Keeping it focused

Well, it’s been a while since I’ve blogged, as I’ve been a busy little bee working on CodeStash. I feel guilty about this, so I’d like to take the chance to pass on the solution to a problem that was posted on Code Project today. The scenario goes like this:

You have a ViewModel with some text that you want to be updated, and you do all the usual binding work with some TextBox elements. The thing is, you want to update your ViewModel properties when the TextBox loses focus. OK, so that’s easily achieved – in fact, it’s the default behaviour of the TextBox. However, you have a button with IsDefault set on it, so pressing Enter in the TextBox triggers the button click – but as the TextBox hasn’t lost focus, the property you are binding to doesn’t get updated. This is, of course, a problem. Fortunately, there’s an easy little trick that you can deploy to update the property, and it’s easily achieved using an attached behavior.

All you need to do is associate the behaviour to the Button you have set the IsDefault property on, and Bob is your mothers brother, the Text property updates. So, what does this behavior look like:

using System.Windows.Interactivity;
using System.Windows.Controls;
using System.Windows;
using System.Windows.Input;
using System.Windows.Data;
/// <summary>
/// Associate this behaviour with the button that you mark as IsDefault
/// to trigger the ViewModel update when the user clicks enter in a textbox
/// and the property doesn't update because the update source is set to
/// lost focus.
/// </summary>
public class DefaultButtonUpdateTextBoxBindingBehavior : Behavior<Button>
{
    /// <summary>
    /// Hook into the button click event.
    /// </summary>
    protected override void OnAttached()
    {
        AssociatedObject.Click += AssociatedObject_Click;
        base.OnAttached();
    }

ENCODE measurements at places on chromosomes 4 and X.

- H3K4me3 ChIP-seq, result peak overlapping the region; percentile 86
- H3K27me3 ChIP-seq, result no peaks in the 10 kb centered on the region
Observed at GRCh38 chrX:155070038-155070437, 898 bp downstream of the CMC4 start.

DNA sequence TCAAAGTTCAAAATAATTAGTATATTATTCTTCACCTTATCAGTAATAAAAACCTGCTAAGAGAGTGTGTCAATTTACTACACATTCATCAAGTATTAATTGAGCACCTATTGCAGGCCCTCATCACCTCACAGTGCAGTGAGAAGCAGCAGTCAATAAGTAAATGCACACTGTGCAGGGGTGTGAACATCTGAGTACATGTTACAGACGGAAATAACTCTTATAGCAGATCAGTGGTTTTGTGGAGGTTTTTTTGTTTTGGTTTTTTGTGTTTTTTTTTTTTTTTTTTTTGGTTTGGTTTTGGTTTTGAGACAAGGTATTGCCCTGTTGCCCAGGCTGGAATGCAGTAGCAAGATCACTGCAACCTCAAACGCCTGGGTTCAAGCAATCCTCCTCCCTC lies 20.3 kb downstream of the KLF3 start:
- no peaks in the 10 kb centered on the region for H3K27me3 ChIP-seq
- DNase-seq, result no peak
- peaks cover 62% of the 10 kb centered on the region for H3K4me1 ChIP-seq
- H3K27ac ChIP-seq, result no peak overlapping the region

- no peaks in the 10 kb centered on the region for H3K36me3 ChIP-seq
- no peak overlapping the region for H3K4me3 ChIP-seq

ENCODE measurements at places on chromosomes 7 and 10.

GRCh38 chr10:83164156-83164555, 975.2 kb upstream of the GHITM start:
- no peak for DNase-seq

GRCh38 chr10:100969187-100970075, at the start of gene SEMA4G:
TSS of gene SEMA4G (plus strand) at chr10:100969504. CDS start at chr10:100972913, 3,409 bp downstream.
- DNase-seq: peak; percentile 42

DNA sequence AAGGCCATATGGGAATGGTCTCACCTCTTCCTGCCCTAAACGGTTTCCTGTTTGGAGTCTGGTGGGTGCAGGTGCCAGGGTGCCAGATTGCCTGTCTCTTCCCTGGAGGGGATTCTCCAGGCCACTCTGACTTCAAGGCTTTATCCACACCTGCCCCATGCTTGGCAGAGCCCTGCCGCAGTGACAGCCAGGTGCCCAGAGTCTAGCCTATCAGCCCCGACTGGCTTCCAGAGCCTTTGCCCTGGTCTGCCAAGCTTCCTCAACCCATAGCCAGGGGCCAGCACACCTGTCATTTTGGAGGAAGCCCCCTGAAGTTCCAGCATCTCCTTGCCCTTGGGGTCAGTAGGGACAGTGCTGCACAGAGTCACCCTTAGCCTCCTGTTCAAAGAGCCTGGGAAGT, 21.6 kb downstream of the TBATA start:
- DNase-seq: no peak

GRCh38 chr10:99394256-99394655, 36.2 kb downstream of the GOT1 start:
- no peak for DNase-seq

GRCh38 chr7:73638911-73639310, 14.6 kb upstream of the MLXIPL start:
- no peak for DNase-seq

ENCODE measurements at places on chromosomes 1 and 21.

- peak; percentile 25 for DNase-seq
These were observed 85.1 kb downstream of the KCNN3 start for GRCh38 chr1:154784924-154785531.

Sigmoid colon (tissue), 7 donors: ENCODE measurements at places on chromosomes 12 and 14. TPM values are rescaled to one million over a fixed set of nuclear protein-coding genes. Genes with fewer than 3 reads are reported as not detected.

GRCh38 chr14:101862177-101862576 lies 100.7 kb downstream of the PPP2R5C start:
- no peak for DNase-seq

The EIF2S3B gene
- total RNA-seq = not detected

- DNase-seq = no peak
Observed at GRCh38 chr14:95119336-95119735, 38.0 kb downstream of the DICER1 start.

/// <summary>
    /// Unhook the button click event.
    /// </summary>
    protected override void OnDetaching()
    {
        AssociatedObject.Click -= AssociatedObject_Click;
    }

    /// <summary>
    /// The click event handler.
    /// </summary>
    void AssociatedObject_Click(object sender, System.Windows.RoutedEventArgs e)
    {
        // Get the element with the keyboard focus
        FrameworkElement el = Keyboard.FocusedElement as FrameworkElement;
        if (el != null && el is TextBox)
        {
            // Get the binding expression associated with the text property
            // for this element.
            BindingExpression expression = el.GetBindingExpression(TextBox.TextProperty);
            if (expression != null)
            {
                // Now, trigger the update.
                expression.UpdateSource();
            }
        }
    }
}

As you can see, there’s not that much code needed. Basically, we get the element that has focus, and retrieve the binding expression associated with it. Once you get the binding expression, we trigger the update.

I’ve copied this behaviour into CodeStash – the handy repository that I will be putting future snippets in for your delectation.

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  1. July 6, 2012 at 11:16 am

    Excellent article Pete, thanks for sharing. Just found one minor typo, I think in the OnDetaching method, it should be -= for unhooking.

    • peteohanlon
      July 8, 2012 at 7:56 pm

      Thanks for that. I can’t believe I did that. The post is updated now.

  2. July 9, 2012 at 8:05 am

    Nice one pete, thanks for sharing!

  3. Sesharaman
    November 13, 2012 at 3:37 am

    From whatever little I read and understood/misunderstood?, the problem of updating a TextBox in viewmodel is done by me using a variable bound to the said TextBox, in ViewModel which is implementing INotifyPropertyChanged.

    • peteohanlon
      November 21, 2012 at 10:10 pm

      Sesharaman – the issue is a very specific one here. In general, you are right, but there is a scenario whereby you have decided that you want to update your property on the LostFocus event, and not PropertyChanged. Now, if you move your cursor out of this field, the LostFocus will happen and the property will be updated. That’s all well and good.

      Now, suppose that you also have a button on this form and this button has the IsDefault property set to true. Go back into the TextBox and make some changes, then press Enter – the TextBox doesn’t lose focus, but the default button behaviour is triggered; resulting in the property not being updated. That’s what this code does – it sorts that out. Just attach this behaviour to the button, and it triggers the update on the focused element.

      I hope that it is clear now.

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